Data Memos and Reports
We have a huge amount of qualitative and quantitative data that we have collected through interviews, a large-scale survey, and financial case studies. Instead of issuing one enormous report, we have been examining the data through various lenses:
Specific revenue sources
- Off The Charts: Examining Musicians’ Income from Sound Recordings
- Artists, Brand and Revenue
- Orchestral Recordings and Performer Payments
- Does Radio Airplay Matter?
- Teams, Time Allocation and Technology
- Musicians’ Teammates and their Effect on Earnings
- Are Musicians Benefiting from Music/Tech?
- Mythbusting: “musicians are rich”
- Mythbusting: “musicians make all their money from touring/shows”
- Mythbusting: “musicians don’t make any money selling music”
- Mythbusting: “musicians make all their money from t-shirts/merchandise”
Five Financial Case Studies
As part of this project, a handful of full-time musicians granted us access to their musician-related financial records. Our case studies illustrate each musicians’ income and expenses year-by-year.
- Indie rock composer/performer
- Contemporary chamber ensemble
- Jazz bandleader
- Jazz sideman
- Professional orchestra player
- How many musicians are there?
- Are musicians making more or less money?
- Why “I don’t know” is an acceptable answer
- Leverage: how much or little control musicians have over how – and how much – they are paid
Sign up for our monthly newsletter to learn about upcoming releases on income from live performance, whether membership matters, music cities, income for songwriters/composers, or the revenue streams or session musicians, and more.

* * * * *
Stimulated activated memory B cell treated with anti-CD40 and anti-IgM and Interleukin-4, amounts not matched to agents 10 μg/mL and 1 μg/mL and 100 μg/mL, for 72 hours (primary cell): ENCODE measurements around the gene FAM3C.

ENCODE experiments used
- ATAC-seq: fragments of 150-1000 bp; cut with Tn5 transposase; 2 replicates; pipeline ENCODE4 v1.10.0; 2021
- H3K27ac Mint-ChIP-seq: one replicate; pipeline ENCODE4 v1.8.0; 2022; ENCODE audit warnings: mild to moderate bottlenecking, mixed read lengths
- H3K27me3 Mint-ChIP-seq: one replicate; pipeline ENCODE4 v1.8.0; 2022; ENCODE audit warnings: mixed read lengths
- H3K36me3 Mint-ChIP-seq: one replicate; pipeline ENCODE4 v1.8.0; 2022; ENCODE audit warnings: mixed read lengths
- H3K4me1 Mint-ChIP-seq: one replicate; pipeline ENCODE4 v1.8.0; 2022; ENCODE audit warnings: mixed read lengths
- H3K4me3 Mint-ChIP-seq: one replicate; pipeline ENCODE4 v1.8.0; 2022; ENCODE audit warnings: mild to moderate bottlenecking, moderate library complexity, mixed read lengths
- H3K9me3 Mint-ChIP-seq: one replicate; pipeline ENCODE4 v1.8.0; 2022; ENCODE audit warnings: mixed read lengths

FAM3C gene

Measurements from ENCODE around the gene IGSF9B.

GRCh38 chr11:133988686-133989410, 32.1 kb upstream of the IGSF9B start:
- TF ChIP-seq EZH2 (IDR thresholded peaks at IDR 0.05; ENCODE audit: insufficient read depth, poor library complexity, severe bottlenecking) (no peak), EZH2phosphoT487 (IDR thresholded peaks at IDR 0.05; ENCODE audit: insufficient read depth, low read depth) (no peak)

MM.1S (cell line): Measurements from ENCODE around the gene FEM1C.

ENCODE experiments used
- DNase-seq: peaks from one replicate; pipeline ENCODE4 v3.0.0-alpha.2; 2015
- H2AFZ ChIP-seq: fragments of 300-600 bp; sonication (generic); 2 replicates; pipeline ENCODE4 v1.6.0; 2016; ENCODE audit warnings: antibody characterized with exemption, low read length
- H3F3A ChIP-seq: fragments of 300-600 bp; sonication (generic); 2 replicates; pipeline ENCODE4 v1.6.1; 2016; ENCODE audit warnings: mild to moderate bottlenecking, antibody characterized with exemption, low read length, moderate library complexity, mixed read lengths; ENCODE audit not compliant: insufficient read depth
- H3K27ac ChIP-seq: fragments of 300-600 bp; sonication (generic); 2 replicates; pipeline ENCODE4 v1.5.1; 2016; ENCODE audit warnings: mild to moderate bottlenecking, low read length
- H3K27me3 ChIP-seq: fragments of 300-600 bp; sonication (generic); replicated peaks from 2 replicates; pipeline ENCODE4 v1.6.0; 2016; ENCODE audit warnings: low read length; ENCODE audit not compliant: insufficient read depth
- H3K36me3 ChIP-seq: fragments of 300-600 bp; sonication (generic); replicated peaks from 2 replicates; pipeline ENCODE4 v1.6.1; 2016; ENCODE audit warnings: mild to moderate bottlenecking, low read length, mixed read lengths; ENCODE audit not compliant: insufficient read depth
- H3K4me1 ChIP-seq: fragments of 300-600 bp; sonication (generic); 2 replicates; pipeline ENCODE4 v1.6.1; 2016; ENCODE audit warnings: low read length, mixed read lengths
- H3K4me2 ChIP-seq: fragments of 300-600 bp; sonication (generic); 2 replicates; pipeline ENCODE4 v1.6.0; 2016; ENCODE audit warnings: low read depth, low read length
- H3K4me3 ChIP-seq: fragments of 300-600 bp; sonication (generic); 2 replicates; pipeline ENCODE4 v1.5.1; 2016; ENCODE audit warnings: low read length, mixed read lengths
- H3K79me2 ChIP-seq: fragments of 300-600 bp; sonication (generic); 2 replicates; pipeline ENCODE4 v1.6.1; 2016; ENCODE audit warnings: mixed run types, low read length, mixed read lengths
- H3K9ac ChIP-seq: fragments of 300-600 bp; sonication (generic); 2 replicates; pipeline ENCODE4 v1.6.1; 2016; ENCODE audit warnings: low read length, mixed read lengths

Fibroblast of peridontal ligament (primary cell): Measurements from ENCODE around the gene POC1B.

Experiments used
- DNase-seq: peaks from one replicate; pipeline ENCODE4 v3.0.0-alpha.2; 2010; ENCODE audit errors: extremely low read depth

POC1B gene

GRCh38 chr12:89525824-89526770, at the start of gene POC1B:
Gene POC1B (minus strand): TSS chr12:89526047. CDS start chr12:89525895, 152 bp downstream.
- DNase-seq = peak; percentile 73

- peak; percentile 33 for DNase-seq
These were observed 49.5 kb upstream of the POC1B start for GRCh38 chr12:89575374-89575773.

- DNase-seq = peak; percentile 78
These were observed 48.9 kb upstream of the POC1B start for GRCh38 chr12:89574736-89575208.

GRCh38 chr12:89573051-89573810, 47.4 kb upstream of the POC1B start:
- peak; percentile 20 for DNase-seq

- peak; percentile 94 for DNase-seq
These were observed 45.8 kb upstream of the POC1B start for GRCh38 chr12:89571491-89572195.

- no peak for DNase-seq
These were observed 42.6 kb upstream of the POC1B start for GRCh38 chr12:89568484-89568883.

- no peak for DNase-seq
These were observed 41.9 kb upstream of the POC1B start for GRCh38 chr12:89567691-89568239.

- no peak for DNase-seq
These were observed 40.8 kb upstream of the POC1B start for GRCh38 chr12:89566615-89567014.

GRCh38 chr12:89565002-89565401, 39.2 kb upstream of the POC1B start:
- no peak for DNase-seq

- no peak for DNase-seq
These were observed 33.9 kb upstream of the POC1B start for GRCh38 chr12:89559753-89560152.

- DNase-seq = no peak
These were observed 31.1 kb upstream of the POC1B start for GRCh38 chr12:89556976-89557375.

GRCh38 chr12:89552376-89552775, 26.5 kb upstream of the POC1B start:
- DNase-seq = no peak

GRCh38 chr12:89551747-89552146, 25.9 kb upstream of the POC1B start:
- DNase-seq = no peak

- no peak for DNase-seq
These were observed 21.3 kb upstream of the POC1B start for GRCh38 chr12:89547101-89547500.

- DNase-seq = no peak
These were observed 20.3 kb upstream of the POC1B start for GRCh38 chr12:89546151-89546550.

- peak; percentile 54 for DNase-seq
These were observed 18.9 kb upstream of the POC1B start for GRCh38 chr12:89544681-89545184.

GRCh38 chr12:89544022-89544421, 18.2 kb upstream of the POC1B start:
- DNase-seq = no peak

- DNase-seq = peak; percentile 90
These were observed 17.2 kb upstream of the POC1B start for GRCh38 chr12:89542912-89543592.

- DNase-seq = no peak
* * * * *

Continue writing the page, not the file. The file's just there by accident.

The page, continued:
The same list, but reorganized to identify revenue streams that have expanded – or been newly created – in the past 15 years. Read more
A list of all the potential revenue streams for US-based musicians, performers and composers based on the contours of copyright law and business practice. Read more
A diagram designed for musicians to help them understand how to get their music into various platforms and services. Read more
There are a number of assumptions made about musicians and money. Some are repeated ad nausea, giving them a special status in the public debate about musicians and income as widely believed to be true, but disconnected from any verifiable data besides random anecdotes, isolated data points and personal opinion. Unfortunately, some of these assumptions are are then used to justify certain behaviors, or to inform policy decisions.
Here are four commonly-repeated assumptions:
1. “Musicians are rich”
2. “In a post-Napster world, musicians make all their money from shows/live performance”
3. “In a post-Napster world, musicians don’t make money selling music”
4. “In a post-Napster world, musicians make all of their money from selling t-shirts/merch”